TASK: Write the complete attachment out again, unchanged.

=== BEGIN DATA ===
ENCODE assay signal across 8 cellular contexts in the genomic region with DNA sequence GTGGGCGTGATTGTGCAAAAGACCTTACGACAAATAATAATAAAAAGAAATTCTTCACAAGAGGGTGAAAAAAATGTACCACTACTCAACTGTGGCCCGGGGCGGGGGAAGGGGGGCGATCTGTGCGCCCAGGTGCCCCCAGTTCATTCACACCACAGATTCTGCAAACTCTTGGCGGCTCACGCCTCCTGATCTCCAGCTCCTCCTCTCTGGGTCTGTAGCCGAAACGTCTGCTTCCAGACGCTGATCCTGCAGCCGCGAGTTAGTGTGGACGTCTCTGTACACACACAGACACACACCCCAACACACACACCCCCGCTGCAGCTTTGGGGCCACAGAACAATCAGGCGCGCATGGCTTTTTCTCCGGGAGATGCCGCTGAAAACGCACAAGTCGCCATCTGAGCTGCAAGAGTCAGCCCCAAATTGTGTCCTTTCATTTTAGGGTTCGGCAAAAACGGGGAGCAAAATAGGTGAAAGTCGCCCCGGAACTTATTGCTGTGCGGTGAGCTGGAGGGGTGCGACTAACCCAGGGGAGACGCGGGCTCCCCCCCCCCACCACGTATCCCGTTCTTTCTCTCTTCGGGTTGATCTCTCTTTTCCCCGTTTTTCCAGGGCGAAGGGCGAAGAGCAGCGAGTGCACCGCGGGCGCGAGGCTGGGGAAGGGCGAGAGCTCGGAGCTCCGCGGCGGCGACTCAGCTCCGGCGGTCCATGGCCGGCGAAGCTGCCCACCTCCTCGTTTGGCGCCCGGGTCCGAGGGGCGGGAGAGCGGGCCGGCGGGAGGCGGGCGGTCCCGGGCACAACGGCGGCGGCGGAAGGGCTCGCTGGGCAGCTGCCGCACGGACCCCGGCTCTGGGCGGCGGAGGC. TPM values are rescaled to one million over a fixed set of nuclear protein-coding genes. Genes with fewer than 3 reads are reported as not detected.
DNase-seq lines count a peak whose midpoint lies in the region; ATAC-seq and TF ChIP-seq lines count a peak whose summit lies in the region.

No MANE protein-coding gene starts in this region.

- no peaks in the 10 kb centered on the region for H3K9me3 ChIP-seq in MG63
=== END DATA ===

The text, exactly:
ENCODE assay signal across 8 cellular contexts in the genomic region with DNA sequence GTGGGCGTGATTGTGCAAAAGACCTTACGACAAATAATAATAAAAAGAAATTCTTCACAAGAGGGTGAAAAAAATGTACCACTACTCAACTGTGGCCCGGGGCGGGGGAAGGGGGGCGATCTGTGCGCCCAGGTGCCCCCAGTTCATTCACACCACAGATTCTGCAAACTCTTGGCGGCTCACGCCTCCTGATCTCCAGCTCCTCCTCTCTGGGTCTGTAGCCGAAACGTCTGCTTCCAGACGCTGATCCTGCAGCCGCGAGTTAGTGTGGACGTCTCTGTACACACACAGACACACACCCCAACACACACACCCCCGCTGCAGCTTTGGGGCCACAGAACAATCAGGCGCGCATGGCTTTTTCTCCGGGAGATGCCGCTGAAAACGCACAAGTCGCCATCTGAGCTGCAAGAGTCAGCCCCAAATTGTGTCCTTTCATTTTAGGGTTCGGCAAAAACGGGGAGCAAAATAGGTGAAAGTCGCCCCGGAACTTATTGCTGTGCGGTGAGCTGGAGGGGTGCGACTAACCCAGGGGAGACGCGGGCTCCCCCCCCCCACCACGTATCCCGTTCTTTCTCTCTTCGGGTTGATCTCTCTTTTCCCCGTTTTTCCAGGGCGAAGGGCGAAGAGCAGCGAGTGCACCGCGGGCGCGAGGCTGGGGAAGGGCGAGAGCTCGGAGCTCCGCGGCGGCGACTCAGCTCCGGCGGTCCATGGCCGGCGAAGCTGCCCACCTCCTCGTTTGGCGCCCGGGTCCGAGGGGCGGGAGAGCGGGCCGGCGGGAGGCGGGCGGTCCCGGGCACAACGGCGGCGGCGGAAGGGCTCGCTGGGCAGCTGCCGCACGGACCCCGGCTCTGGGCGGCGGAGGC. TPM values are rescaled to one million over a fixed set of nuclear protein-coding genes. Genes with fewer than 3 reads are reported as not detected.
DNase-seq lines count a peak whose midpoint lies in the region; ATAC-seq and TF ChIP-seq lines count a peak whose summit lies in the region.

No MANE protein-coding gene starts in this region.

- no peaks in the 10 kb centered on the region for H3K9me3 ChIP-seq in MG63